This Nori-Wrapped Wasabi Salmon (from " by Cynthia Lair), was a bit difficult to make pretty in photographs but it is a delicious and easy dinner entree that is very healthy. Of course everyone knows the benefits of wild salmon and nori, the seaweed you find wrapped around sushi has protein, calcium, iron, potassium, and it even has more vitamin A than carrots.
Lair says, ""This recipe is a compilation of one by Mary Shaw and one published in the Fall 2001 Dessert Dining Guide from the En Fuego restaurant in Arizona, with a few twists of my own. By wrapping the salmon before baking, it stays very moist and tender. The nori adds unusual flavor and bonus minerals"
Nori-Wrapped Wasabi Salmon
"Feeding the Whole Family: Cooking with Whole Foods" by Cynthia Lair
(Makes 4 small or 2 regular servings)
(Prep Time: 15 minutes)
1 Tbsp olive oil
1 Tbsp finely chopped herbs: any combination of thyme, basil, garlic, parsley, and mint. (I used basil, parsley and dill)
salt & pepper
2 (8-ounce) salmon fillets (I used 2 5-7 ounces wild salmon fillets)
1 Tbsp Dijon mustard
1/4 tsp wasabi powder
2 sheets nori
Preheat oven to 450 degrees F. Mix oil, herbs, and salt and pepper to taste. Rub salmon with mixture. Mix mustard and wasabi together. Spread on nori.
Place salmon face down in the middle of the nori sheetand wrap like a package so that fish is fully covered.
The nori will stick to itself and the salmon.
Place wrapped salmon in a lightly oil baking dish. (I just used a parchment lined pan) The general rule for fish is to cook it 10 minutes for each inch of thickness. The nori will lightly flavor the salmon and seal in the juices.
Notes/Results: Very good--the salmon stayed very moist in the nori and had great deal of flavor from the herbs, wasabi-mustard, and the nori too. I served it on some mixed leftovers from my delicious dinner of the night before (more about that below), filled out with some spinach, red pepper and cucumber which made a light but still hearty dinner. I would make this again (Just cutting it a bit differently next time so it isn't cut diagonally across the grain of the fish and looks better!) ;-)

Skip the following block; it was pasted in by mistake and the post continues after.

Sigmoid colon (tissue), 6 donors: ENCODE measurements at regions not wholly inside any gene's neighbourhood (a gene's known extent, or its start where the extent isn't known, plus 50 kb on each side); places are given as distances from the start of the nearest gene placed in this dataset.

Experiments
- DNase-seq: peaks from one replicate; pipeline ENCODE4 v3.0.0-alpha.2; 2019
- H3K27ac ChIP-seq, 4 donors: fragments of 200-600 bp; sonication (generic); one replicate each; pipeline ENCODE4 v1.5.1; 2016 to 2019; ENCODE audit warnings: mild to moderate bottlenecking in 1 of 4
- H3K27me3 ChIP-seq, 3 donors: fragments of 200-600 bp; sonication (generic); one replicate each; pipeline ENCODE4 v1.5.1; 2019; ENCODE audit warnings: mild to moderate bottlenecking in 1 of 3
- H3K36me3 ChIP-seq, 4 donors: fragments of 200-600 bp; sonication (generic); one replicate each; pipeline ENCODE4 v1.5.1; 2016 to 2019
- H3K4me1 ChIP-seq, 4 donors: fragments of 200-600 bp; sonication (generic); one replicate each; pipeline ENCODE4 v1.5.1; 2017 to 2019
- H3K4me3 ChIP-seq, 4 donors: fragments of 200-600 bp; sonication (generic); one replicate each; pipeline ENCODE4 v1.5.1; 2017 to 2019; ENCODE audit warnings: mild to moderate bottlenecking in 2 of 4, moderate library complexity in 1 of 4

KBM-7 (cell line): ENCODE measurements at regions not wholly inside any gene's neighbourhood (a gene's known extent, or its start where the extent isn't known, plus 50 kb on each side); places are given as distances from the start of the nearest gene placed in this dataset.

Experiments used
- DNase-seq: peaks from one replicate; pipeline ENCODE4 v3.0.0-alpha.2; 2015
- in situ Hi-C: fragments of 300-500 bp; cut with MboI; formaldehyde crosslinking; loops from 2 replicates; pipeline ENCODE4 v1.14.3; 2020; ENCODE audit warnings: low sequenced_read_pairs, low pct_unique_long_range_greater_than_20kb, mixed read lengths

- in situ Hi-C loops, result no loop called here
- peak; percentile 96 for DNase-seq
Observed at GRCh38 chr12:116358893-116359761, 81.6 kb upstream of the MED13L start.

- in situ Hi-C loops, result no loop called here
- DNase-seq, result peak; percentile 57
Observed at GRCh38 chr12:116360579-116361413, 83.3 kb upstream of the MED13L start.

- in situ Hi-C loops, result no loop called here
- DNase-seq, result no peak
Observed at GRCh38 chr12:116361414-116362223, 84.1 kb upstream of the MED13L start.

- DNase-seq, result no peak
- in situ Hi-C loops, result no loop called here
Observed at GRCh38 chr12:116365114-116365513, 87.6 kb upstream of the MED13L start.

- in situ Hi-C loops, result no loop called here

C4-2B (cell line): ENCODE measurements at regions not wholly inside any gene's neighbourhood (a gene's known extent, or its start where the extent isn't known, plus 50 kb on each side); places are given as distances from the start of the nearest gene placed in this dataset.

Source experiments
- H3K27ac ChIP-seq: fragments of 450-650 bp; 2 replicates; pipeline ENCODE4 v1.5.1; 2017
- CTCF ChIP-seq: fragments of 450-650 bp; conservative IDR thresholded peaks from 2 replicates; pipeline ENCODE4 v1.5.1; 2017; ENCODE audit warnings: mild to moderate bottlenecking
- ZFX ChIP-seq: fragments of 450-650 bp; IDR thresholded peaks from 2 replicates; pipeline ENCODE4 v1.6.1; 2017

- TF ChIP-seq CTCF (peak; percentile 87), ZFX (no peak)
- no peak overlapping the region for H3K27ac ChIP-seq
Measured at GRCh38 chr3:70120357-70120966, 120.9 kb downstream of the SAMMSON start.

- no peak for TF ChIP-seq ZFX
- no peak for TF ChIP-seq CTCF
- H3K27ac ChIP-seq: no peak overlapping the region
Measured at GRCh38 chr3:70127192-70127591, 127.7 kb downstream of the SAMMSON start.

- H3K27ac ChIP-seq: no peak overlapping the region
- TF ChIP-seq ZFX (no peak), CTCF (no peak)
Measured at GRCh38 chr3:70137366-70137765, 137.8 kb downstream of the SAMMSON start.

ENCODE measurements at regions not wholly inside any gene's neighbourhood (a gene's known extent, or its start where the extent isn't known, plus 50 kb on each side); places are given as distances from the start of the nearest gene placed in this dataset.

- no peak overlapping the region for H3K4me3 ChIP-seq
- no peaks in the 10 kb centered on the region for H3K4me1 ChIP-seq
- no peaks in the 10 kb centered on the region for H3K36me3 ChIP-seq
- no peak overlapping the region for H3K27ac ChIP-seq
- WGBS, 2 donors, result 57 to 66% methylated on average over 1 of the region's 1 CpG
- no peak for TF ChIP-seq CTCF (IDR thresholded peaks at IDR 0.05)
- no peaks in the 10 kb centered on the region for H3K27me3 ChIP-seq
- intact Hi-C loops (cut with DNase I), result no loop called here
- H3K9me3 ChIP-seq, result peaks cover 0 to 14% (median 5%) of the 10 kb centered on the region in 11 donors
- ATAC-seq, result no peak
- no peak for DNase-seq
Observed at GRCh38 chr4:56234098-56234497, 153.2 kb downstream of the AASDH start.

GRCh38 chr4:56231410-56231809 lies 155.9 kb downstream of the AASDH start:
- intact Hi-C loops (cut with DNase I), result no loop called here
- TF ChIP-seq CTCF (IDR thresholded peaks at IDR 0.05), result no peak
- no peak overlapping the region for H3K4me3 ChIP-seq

The "salad" I served the salmon on was actually the leftovers from a hearty, delicious plate of food from the Macrobiotic Community Dinner I attended the night before. I have talked about these dinners before on the blog, but I have to give them another shout out. They are held once or twice a month at a kitchen/auditorium at a local church and feature different themes each time. The meals are unprocessed vegan meals made with local, seasonal and often organic whole foods. The plate below was the Thanksgiving/Holiday Dinner and included Shiitake-Cauliflower-Leek Soup, Holiday Rice, Hijiki (a type of seaweed) with Kabocha, 3-Bean Salad, Watercress-Fig-Artichoke Heart Salad with Balsamic Vinaigrette and for dessert, Pumpkin Mousse with Maple Tofu Cream and Kukicha Tea. (I didn't take pictures of the soup, dessert and tea).
My favorites were the rice and the bean salad (really great flavors and textures), but everything was very tasty. Hosted by talented chefs Leslie Ashburn (of Macrobiotics Hawaii) and Kathy Maddux, the dinners are a fun way to discover some different and delicious food. I went with three good friends and we ended up making a new friend who is in the process of moving to the island and discovered the dinner. Great healthy food, good conversation with friends and a sense of community--a perfect evening and we all left feeling full and satisfied, but in a clean and healthy way.
Are there any unique food opportunities in your area that you take advantage of?